SM – “It’s funny I watched a video of Jon Jones trying to dunk a basketball and that has to be the most unathletic dude I have ever seen in my life. I mean he looked so clumsy, so unathletic but it’s like he was born to fight. I don’t think he works that hard. I just think he’s naturally gifted in that sense. It looks like Jones is just on a different speed than everyone else, just like great athletes in other sports. I just think there will be more and more guys like him in the future. Also, if you get someone as naturally gifted as Jon Jones who would start training at 5 years old, that would just be phenomenal. You just learn so fast as a kid. That’s the time to learn. Not when you are an adult with all kinds of other responsibilities.”
TR – Who is the one guy you would pick a fight with in MMA and why?
SM – “I always wanted to fight Fedor. He was my all-time favorite fighter. I almost had the Fedor fight but they chose Jeff Monson instead. I got a call from Monte (Cox) and he said he put my name in for the fight with Fedor and that it would be a payday of $60,000. I said “Absolutely!” Not that I’m going to sit here and say I would beat him but it’s like playing 1 on 1 with Michael Jordan.”
TR – What is the one thing you would want the masses to know about you that they might not yet know?
SM – “It amazes me that people just don’t get it sometimes. I can sit here with a straight face and say how handsome I am or how charming I am and people don’t get the joke. I don’t necessarily think that about myself. It’s all supposed to be funny, even when it’s not. I guess I just wish the people knew the joke was on them. You then become a victim of your own reputation. I said to someone the other day that I cringe at the legacy I’m leaving for my kids. If you Google my name the first thing that pops up is ‘Sean McCorkle will do gay porn for the right price.’ Then its ‘Sean McCorkle will sleep with your dad.’ My kids are old enough to get online now and I tell them to never Google my name. I can do in-depth interviews and if asked a question I’m going to answer and of course the most outrageous answer becomes the headline of the whole interview. I said in an interview that I wanted to fight Oprah Winfrey because I want to soccer kick her in the head, just joking and the headline reads ‘Sean McCorkle Wants to Soccer Kick Oprah Winfrey in the Head’.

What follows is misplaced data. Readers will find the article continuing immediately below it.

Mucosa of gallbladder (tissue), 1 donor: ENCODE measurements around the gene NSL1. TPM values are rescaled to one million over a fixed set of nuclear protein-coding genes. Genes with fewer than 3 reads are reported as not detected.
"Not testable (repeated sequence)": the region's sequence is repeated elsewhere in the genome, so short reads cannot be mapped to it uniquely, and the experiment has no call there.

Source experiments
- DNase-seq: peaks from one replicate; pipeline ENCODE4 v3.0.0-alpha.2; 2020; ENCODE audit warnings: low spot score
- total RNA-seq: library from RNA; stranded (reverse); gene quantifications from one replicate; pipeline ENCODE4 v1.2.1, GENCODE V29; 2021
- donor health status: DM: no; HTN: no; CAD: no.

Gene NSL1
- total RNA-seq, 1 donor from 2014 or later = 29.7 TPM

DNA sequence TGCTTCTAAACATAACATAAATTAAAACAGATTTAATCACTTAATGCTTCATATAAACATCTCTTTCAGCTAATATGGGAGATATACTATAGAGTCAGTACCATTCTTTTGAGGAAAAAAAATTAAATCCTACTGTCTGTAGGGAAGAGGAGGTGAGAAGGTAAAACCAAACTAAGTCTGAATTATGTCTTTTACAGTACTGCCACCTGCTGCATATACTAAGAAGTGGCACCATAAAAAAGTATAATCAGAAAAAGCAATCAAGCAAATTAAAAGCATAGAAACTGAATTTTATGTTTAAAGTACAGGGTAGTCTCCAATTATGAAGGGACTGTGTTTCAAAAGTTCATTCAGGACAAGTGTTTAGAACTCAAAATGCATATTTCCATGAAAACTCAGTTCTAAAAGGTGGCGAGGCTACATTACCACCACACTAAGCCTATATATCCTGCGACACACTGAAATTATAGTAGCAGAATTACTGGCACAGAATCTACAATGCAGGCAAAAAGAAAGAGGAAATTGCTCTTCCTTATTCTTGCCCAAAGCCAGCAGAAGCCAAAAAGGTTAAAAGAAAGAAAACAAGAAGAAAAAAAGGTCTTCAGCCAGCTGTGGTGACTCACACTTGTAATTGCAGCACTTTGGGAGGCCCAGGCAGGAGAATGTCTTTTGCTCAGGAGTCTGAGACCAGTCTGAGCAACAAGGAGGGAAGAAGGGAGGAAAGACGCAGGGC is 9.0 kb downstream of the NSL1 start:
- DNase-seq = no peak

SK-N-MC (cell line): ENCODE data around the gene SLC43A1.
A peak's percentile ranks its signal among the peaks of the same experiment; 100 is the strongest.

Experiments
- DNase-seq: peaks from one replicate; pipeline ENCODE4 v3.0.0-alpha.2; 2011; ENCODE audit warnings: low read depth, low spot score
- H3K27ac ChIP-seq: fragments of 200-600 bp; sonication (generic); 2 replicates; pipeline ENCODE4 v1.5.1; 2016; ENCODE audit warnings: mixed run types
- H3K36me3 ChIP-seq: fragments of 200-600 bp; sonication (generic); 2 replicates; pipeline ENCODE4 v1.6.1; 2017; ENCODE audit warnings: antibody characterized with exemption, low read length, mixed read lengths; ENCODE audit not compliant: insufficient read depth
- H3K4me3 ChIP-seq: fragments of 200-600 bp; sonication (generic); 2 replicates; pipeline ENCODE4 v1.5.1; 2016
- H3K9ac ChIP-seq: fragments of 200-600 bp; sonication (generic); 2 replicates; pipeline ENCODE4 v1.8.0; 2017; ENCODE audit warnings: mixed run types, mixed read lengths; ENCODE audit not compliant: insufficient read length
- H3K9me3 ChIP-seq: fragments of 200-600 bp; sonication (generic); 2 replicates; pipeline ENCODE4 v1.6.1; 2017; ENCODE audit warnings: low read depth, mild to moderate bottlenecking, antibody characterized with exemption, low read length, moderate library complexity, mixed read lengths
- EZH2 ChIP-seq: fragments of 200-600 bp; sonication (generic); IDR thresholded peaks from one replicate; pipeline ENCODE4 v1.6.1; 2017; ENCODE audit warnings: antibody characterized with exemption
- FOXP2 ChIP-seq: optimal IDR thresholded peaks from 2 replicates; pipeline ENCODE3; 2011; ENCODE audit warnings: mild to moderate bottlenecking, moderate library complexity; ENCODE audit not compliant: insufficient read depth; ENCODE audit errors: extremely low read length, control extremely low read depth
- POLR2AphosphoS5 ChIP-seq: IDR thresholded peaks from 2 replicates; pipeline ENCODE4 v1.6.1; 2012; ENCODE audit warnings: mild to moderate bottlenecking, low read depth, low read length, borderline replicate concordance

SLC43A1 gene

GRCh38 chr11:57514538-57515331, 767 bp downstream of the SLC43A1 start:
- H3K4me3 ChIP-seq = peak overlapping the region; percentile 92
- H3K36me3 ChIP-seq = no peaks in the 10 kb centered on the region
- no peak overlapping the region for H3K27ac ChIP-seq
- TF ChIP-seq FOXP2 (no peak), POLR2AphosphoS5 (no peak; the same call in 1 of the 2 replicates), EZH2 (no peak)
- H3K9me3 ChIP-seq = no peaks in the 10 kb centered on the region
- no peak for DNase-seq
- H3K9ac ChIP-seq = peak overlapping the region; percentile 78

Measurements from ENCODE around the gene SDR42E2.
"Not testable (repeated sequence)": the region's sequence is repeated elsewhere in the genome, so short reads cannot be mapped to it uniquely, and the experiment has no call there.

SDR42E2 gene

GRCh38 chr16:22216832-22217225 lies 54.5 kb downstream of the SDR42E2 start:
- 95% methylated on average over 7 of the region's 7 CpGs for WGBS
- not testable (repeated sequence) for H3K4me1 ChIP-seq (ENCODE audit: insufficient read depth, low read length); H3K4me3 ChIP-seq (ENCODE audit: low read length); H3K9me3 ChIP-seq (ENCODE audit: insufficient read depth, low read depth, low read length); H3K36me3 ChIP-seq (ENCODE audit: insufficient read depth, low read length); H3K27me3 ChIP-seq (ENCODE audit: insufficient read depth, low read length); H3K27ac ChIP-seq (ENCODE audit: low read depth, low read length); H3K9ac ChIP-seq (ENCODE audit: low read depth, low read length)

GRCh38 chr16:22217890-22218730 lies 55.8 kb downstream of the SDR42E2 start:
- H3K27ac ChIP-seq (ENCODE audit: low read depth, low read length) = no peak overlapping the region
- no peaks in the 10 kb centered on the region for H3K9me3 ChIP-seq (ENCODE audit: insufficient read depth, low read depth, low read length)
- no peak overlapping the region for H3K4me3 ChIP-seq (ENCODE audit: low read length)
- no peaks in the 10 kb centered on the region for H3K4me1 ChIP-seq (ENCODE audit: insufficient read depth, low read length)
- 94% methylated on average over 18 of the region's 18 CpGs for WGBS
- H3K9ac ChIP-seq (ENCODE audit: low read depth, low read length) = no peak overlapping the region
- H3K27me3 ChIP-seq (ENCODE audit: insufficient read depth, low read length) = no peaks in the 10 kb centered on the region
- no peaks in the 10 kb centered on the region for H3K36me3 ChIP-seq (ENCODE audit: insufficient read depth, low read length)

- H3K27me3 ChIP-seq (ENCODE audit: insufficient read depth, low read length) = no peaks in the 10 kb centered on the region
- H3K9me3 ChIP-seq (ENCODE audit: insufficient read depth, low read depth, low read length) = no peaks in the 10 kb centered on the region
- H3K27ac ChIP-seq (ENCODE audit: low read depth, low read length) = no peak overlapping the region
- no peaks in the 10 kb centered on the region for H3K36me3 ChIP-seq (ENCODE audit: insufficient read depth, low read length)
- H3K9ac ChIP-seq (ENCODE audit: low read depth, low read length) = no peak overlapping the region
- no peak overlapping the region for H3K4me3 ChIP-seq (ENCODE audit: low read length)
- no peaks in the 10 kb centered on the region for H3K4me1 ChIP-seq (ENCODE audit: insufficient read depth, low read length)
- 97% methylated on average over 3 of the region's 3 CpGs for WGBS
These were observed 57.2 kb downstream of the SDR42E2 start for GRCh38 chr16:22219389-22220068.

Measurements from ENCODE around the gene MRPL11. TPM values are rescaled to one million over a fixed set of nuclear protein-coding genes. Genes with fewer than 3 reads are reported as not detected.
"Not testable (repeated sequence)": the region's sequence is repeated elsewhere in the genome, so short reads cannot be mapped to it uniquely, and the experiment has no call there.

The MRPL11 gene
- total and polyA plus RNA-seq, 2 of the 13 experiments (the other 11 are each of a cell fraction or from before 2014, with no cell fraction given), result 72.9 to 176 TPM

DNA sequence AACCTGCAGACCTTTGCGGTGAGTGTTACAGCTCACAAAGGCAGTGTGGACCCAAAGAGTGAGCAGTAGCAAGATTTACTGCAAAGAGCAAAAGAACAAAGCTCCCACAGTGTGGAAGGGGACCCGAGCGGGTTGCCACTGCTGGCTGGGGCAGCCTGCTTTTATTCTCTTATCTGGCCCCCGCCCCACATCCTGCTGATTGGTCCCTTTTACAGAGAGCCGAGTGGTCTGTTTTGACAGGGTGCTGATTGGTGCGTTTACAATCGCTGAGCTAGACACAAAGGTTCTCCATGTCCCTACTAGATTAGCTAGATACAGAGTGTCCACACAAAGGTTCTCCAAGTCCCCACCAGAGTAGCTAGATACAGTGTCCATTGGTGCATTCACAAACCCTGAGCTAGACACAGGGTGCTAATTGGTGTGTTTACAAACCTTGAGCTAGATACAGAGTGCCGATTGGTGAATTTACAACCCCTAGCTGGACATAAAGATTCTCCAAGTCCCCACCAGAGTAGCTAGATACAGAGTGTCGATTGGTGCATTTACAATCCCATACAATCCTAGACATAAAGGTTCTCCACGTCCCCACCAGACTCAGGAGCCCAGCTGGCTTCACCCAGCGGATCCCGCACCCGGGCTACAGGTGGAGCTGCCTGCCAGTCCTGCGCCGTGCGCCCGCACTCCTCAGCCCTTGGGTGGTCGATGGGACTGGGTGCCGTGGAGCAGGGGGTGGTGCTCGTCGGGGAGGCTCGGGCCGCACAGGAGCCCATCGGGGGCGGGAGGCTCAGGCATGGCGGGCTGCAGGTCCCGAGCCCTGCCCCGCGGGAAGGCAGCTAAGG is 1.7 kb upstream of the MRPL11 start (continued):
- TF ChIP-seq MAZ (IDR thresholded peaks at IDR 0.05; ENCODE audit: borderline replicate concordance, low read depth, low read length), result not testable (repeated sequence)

“Man, I would fight an animal for the right price. Someone asked me the other day if I would fight a Rottweiler. I said yes, for $25,000. I would fight a Rottweiler for $25,000 as long as I could wear something over my face. I can’t mess up the face.”
TR – Would you fight a Grizzly Bear?
SM – “I don’t want to die. I have kids. I would like to see Tom Erikson wrestle a Grizzly Bear. I train with him. Hell, I don’t even call it training. I call it having my manhood taken. I’m a big strong dude but going with him it’s humiliating for me. It’s like a dad wrestling his kid. It’s a situation where he grabs you and you just want to quit. I say this with all sincerity. An in shape Tom Erikson right now pushing 60 could take about 75% of the heavyweights in the UFC.”
TR – Is there anything you want to say before we sign off?
SM – “I always like to thank myself for all of my hard work and dedication and without me none of this would be possible but then Chael stole that line. Actually, Chael is my favorite fighter, his sense of humor is right up my alley.”